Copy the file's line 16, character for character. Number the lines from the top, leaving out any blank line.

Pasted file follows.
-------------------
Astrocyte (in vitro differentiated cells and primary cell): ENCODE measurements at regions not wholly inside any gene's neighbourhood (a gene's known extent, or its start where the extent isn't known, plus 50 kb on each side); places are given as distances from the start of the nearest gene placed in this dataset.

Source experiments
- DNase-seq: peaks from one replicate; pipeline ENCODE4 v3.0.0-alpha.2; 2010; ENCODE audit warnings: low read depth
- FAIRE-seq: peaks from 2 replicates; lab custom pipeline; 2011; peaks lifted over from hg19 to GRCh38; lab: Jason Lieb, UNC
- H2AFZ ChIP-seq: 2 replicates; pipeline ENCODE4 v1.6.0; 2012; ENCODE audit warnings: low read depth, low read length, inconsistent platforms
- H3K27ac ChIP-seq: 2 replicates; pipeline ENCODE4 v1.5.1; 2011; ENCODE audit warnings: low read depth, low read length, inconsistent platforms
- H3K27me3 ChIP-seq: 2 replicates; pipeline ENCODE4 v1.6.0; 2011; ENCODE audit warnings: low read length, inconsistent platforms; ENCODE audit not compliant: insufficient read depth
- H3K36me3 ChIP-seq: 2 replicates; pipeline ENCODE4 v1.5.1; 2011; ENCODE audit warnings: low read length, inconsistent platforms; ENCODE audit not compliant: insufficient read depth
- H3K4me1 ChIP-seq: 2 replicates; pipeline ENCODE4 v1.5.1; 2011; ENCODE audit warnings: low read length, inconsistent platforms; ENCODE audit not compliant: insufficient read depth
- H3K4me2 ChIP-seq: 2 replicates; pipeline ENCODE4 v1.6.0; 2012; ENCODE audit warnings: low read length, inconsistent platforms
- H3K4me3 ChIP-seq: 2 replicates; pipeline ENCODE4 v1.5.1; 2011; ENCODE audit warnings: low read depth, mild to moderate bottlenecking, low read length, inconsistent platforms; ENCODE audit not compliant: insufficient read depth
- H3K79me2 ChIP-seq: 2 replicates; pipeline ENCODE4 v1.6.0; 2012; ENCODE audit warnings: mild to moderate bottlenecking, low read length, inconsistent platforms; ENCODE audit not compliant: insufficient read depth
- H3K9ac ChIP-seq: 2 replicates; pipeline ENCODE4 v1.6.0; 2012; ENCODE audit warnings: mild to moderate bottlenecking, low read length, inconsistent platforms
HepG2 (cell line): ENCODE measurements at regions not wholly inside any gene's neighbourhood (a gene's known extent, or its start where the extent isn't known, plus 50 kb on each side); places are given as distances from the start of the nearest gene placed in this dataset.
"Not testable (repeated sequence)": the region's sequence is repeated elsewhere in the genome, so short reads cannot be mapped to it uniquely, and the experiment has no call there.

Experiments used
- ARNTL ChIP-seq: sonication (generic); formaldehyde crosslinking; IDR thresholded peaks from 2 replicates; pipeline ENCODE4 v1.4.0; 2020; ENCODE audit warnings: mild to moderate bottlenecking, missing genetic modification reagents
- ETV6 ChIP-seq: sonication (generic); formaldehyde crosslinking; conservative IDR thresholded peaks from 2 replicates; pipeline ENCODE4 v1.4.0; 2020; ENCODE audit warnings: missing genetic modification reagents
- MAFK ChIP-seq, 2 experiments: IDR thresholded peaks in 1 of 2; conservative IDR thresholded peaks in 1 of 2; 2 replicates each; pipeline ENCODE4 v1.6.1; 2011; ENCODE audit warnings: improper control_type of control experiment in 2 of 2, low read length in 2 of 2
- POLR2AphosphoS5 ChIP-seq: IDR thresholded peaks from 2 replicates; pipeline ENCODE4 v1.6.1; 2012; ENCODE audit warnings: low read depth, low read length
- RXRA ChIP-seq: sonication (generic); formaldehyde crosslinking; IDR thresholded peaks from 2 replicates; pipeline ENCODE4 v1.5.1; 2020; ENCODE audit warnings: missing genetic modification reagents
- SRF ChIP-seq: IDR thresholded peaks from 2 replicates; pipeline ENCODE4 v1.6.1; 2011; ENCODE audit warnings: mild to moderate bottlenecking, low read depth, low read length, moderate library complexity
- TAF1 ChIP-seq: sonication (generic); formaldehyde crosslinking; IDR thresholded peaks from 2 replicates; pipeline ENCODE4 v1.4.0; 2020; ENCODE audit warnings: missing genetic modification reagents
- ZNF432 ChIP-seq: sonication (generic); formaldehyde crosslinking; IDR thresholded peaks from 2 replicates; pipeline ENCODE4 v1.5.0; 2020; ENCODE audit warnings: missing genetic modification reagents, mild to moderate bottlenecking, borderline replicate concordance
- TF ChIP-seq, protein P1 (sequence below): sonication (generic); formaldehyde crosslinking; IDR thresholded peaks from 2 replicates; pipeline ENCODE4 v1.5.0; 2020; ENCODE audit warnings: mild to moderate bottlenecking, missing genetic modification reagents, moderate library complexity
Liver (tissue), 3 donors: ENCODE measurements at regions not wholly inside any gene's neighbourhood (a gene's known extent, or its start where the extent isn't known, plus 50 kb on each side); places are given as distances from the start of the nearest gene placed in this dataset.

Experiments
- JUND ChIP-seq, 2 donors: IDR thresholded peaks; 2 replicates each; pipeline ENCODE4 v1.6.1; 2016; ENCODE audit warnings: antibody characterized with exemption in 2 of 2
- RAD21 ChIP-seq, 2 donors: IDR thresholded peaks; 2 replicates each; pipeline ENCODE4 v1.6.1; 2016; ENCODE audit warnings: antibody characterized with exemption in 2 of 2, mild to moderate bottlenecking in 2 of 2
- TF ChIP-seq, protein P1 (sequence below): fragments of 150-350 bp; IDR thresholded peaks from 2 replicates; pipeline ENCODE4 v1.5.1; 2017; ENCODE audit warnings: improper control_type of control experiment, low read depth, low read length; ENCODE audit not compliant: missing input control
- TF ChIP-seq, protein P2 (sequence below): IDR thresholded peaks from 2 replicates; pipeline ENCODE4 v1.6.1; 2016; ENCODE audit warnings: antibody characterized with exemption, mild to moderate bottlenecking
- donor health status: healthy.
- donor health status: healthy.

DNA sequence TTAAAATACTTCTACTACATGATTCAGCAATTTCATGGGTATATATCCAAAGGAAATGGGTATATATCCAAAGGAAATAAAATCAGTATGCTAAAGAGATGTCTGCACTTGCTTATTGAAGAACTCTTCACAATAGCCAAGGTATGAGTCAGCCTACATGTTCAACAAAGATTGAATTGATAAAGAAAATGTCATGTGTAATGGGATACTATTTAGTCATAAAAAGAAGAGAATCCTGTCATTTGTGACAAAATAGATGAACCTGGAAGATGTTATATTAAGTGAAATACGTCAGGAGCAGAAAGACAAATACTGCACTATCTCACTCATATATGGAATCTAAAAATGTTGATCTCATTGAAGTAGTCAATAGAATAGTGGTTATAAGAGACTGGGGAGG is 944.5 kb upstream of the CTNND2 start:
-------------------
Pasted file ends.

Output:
Experiments used